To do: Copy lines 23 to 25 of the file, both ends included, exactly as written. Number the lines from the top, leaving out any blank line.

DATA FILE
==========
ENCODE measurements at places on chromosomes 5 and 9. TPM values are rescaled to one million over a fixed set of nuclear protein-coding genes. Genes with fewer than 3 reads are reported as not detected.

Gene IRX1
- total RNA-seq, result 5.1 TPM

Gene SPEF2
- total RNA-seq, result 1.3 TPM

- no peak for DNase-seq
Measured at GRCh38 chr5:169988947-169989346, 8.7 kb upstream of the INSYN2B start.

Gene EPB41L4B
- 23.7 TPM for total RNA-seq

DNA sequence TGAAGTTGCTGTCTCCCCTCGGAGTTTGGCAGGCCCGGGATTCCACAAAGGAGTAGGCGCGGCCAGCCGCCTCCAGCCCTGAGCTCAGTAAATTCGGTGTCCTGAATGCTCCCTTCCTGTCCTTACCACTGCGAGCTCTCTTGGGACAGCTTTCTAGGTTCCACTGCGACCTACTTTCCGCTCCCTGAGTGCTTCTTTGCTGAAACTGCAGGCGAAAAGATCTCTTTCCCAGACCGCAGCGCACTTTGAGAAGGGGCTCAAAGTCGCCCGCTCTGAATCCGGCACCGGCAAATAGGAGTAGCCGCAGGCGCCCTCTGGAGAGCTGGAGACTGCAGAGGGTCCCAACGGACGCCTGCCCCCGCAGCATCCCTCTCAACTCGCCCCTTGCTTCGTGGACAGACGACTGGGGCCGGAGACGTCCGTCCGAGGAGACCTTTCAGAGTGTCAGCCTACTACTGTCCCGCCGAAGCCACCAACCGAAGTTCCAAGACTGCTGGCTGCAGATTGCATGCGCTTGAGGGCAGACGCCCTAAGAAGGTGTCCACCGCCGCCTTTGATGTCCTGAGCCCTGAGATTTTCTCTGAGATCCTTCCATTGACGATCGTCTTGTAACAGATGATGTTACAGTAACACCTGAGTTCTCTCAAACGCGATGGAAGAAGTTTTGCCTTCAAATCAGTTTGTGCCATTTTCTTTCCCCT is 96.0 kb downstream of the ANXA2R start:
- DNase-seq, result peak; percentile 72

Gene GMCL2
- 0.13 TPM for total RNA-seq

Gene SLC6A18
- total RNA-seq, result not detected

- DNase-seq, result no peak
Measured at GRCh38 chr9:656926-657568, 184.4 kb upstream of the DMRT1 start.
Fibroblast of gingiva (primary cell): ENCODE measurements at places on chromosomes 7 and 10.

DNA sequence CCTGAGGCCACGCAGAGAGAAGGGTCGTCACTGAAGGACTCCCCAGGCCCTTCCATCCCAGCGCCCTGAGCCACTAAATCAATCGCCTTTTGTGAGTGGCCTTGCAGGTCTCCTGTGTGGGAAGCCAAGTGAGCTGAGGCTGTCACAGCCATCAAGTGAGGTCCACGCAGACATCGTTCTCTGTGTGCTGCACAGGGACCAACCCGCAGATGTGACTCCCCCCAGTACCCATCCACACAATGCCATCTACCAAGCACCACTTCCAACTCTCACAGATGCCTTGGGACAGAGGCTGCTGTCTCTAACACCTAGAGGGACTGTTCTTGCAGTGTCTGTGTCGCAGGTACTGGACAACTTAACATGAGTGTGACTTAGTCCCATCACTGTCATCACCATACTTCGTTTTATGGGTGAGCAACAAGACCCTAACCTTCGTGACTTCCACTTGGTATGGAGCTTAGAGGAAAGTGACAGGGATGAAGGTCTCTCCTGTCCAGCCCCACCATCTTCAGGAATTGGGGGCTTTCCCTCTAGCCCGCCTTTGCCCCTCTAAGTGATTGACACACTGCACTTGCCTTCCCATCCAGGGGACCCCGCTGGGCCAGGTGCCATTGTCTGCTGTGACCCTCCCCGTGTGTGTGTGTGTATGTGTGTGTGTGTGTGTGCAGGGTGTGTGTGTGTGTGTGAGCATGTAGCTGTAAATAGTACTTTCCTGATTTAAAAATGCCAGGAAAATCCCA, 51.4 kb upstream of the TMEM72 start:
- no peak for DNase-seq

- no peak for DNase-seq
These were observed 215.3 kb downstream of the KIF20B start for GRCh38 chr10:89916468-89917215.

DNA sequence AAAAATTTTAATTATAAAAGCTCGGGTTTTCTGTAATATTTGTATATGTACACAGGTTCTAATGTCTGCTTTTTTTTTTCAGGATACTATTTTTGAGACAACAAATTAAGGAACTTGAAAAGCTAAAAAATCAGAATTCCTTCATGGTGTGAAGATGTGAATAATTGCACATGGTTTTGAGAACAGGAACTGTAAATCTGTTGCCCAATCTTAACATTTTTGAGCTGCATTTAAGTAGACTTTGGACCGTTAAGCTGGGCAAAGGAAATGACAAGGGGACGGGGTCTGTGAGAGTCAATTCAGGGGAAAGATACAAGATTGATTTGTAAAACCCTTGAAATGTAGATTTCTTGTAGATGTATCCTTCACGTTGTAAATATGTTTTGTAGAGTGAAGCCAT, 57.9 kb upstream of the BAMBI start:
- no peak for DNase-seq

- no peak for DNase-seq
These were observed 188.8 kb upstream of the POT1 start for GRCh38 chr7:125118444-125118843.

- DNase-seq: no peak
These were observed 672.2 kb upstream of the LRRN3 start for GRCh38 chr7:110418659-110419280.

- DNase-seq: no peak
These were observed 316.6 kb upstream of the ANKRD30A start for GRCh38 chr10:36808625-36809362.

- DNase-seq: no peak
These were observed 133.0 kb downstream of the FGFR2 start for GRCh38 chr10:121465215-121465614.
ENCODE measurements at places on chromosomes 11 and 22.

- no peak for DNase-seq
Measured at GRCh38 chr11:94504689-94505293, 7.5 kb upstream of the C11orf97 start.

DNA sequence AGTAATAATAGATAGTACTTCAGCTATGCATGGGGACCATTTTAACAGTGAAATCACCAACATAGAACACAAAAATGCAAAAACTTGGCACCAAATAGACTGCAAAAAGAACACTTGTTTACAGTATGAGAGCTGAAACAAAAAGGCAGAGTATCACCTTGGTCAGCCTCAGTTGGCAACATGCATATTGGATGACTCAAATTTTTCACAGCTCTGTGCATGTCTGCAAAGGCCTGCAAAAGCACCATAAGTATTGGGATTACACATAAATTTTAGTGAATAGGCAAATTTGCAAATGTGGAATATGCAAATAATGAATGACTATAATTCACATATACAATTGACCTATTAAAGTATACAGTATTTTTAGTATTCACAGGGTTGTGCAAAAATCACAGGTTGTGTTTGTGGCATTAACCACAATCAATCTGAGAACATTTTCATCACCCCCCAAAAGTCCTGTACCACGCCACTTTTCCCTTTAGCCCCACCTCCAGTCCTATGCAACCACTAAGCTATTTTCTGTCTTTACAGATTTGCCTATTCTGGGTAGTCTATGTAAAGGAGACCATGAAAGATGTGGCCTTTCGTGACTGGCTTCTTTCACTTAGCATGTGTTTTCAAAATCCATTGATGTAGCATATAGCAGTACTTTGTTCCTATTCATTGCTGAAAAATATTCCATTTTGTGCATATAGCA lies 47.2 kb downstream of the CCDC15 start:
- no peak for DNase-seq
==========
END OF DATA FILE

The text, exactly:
DNA sequence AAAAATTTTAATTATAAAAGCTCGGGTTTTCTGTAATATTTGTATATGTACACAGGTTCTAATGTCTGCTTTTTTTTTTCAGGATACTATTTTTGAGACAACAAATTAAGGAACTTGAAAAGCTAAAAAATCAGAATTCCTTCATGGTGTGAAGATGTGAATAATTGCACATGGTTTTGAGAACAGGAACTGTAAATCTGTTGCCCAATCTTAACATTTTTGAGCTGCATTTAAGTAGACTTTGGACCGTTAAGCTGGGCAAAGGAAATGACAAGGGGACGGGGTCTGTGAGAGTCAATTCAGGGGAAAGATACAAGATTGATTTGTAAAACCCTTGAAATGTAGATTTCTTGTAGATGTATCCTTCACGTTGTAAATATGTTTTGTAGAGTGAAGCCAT, 57.9 kb upstream of the BAMBI start:
- no peak for DNase-seq

- no peak for DNase-seq